Um, I think Nirvana actually do describe it better than me with these lyrics from their hit song, ‘Lithium’ –
I like it I’m not gunna crack
We played as five boys on that sacred ground – where my father had taken me to watch many games; where his father had taken him – for only thirty minutes, but we will carry the memories from that short amount of time through years and into future generations.
Brenden manages to drag us of the ground and back inside and with a knowing smile on his dial extracts Coach Chris Scott from his office.
What Chris doesn’t know is that after years of near-success and horrific suffering I cried like a slapped-child in the Great Southern Stand of the MCG, 2007, when The Cats won their first premiership in 44 years. I cried again like an motherless kitten when they won another one in 2009 (to read aboutt hat in detail go here). And then I wiped away tears as I gaped helplessly – like a just-caught cod – when we won yet again in 2011; the year Chris Scott was coach.
‘Thanks for 2011, man,’ I say.
He nods as I go on to explain my painful Cats-supporting childhood and then says. ‘Well, hopefully the last few years have made up for it.’
‘Oh, they have,’ I say. ‘But I want more.’
Stupidly, I didn’t get a photo with Chris Scott. So I’ll just fill in this space with a completely unrelated picture of me getting out of a Ford Territory. Chris Scott actually owns two Ford cars. You should too.
We finish up the tour with some pics around the new stands and Brenden gives each of my children a Geelong Cats show bag and I am left standing there, with my hand out, which helps me to remember that I am actually a grown man and will turn 40 this year.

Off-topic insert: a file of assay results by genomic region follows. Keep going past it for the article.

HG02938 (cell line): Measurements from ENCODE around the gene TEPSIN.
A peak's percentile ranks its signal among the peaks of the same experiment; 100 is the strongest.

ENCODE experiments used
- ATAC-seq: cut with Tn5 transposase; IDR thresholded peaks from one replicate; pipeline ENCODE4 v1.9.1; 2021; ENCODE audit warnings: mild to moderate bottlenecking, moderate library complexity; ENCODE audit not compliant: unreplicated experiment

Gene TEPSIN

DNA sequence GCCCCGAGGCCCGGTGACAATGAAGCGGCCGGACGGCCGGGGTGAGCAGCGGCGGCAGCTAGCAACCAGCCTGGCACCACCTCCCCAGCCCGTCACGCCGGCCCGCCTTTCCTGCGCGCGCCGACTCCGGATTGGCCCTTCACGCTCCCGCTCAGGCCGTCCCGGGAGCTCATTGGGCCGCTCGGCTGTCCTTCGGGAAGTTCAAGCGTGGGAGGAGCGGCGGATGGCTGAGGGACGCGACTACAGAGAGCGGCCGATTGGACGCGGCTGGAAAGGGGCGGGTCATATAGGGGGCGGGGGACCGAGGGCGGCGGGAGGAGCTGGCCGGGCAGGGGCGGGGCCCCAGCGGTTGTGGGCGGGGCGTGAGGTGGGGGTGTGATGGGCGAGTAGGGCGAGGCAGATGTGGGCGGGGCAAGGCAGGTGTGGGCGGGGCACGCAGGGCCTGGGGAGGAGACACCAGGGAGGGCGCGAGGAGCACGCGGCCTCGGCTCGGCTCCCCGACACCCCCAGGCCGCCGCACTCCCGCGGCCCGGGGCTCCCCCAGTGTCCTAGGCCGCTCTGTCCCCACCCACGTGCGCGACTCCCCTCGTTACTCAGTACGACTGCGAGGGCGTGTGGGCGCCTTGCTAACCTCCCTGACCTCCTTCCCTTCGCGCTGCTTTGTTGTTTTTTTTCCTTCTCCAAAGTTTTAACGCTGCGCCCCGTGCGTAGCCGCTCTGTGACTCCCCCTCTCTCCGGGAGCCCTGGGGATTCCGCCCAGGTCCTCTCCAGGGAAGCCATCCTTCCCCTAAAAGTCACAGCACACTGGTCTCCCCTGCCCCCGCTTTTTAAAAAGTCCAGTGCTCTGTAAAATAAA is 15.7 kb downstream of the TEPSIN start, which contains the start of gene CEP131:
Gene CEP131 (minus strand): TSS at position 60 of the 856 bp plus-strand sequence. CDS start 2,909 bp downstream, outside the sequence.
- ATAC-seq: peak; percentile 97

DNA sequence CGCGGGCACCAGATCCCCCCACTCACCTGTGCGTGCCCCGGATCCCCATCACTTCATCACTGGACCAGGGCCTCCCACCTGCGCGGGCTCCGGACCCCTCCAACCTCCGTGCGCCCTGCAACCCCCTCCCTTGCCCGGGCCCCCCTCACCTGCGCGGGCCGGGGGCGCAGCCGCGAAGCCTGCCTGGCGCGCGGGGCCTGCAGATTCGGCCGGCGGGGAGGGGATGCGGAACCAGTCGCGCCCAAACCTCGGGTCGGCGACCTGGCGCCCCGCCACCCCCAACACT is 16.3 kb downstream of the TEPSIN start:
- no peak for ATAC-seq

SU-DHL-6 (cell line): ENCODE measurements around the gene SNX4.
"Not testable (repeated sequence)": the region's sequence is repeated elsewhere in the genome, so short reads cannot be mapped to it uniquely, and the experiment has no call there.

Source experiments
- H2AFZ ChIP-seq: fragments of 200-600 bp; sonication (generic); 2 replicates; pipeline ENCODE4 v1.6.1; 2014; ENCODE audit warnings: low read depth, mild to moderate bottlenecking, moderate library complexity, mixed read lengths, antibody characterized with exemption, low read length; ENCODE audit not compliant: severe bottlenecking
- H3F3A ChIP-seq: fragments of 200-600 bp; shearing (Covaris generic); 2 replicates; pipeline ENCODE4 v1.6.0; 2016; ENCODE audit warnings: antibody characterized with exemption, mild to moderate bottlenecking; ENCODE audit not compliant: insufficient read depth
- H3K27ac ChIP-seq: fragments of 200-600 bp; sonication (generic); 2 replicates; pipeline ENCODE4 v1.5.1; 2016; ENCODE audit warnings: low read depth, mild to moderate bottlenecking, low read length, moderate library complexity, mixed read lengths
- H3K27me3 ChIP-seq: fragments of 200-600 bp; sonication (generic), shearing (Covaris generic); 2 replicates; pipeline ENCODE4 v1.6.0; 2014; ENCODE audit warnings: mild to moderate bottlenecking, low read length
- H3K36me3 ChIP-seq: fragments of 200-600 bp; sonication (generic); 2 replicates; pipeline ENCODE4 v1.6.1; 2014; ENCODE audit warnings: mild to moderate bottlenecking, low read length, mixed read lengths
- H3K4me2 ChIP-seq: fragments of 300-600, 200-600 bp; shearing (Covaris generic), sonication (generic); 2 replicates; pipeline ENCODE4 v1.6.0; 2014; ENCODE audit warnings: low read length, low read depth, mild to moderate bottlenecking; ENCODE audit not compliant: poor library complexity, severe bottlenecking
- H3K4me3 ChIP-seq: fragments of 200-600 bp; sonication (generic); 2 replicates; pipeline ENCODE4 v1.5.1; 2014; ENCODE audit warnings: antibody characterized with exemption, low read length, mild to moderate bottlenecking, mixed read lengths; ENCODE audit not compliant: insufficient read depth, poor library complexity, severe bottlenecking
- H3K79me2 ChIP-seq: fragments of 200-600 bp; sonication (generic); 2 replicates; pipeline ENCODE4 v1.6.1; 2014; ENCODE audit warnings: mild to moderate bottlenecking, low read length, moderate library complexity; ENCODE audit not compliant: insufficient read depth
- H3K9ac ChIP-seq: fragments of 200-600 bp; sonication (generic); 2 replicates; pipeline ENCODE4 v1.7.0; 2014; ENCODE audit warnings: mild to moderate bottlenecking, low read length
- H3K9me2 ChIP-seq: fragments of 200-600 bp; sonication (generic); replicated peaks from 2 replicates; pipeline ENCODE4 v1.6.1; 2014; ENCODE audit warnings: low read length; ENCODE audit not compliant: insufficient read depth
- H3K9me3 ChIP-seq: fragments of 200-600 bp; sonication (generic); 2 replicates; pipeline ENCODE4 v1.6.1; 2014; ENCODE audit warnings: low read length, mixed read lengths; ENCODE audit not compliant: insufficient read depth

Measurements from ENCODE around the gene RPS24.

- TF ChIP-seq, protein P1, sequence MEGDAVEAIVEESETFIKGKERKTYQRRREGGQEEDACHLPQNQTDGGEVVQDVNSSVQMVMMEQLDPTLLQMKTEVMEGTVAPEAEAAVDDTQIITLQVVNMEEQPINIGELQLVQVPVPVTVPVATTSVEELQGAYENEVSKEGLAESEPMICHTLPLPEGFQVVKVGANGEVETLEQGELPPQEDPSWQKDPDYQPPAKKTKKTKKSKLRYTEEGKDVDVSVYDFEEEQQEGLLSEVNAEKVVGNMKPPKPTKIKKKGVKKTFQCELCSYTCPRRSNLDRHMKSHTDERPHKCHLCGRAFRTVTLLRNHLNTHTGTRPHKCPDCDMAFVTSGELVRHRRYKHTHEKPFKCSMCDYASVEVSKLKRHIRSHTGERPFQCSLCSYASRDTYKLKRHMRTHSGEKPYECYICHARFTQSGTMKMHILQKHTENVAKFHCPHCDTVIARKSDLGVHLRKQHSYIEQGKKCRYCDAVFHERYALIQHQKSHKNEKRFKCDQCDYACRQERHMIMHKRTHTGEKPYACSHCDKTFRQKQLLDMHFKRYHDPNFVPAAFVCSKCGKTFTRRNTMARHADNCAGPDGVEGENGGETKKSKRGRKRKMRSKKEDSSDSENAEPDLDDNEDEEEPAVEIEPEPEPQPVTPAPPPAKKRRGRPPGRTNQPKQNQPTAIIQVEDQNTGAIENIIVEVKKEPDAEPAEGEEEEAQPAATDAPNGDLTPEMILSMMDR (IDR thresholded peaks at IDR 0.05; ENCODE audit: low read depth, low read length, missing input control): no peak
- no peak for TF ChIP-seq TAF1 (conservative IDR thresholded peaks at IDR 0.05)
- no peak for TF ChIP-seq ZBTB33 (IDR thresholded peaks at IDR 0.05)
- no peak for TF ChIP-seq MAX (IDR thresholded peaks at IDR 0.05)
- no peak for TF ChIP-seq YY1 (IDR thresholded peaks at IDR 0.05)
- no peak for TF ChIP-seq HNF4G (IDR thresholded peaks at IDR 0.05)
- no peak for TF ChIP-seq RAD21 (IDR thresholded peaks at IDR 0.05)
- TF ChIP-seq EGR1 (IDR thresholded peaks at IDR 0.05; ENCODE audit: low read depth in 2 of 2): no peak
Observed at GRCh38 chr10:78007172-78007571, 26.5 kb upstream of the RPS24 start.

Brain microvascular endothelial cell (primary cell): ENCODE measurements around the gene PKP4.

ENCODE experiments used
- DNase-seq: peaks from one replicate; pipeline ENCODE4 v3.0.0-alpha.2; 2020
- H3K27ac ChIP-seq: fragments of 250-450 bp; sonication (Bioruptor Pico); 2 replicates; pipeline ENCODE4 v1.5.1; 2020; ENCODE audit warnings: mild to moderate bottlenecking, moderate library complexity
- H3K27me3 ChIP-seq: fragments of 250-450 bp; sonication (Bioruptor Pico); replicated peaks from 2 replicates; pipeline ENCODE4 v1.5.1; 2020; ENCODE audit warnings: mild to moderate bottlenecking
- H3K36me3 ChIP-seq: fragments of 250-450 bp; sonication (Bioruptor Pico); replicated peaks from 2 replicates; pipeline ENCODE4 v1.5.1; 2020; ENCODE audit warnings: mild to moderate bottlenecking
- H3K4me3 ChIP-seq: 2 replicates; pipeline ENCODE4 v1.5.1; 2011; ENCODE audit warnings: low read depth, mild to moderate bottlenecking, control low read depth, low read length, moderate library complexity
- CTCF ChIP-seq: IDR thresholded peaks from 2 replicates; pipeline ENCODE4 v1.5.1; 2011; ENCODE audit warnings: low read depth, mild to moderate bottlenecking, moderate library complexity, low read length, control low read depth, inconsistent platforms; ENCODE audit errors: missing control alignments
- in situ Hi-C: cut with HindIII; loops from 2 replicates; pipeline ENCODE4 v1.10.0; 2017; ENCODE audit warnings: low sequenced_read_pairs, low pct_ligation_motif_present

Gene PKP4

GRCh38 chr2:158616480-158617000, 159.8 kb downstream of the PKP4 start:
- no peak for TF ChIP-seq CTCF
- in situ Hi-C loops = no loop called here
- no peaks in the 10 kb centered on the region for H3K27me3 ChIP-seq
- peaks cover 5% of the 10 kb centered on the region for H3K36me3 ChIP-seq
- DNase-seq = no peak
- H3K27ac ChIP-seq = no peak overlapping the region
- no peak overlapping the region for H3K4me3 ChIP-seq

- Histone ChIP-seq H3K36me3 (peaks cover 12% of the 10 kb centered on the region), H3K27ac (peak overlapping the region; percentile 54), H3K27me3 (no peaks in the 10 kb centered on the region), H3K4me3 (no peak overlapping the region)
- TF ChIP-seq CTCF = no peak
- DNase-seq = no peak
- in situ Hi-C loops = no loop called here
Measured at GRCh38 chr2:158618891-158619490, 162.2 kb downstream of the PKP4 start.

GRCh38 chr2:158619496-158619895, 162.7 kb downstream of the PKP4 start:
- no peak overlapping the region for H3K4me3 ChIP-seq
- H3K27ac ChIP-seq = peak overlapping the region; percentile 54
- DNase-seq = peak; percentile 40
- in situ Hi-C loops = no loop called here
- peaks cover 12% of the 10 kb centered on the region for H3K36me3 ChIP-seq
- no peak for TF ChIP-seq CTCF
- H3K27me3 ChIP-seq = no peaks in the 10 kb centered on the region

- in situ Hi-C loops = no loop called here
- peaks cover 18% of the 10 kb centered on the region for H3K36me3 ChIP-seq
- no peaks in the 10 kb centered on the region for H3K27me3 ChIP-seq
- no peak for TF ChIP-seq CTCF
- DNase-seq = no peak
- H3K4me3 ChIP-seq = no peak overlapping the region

There it is. Brendan walked us out of the ground and into the carpark and put up with me shaking his hand for two full minutes as I told him how grateful we were what an amazing privilege it was for the five of us.
A massive thanks to Ford and The Geelong Football Club from Archie, Lewis, Tyson, Maki and me. And a parting message to the gods…
This year has been one amazing gift of opportunity after the other and I have no idea why. It makes me ponder the possibility that life is a random series of accidents with humans tumbling into occurrences without any real claim to deserving them, whether they be good or bad. But then that would make the whole idea of talking to the gods a kind of pointless insanity and so I just want to thank you – with everything I have. If I ever take my life and the opportunities within it for granted please smite me across the left cheek, or enter my rectal cavity with one of your giant lightning bolts and get me back on track.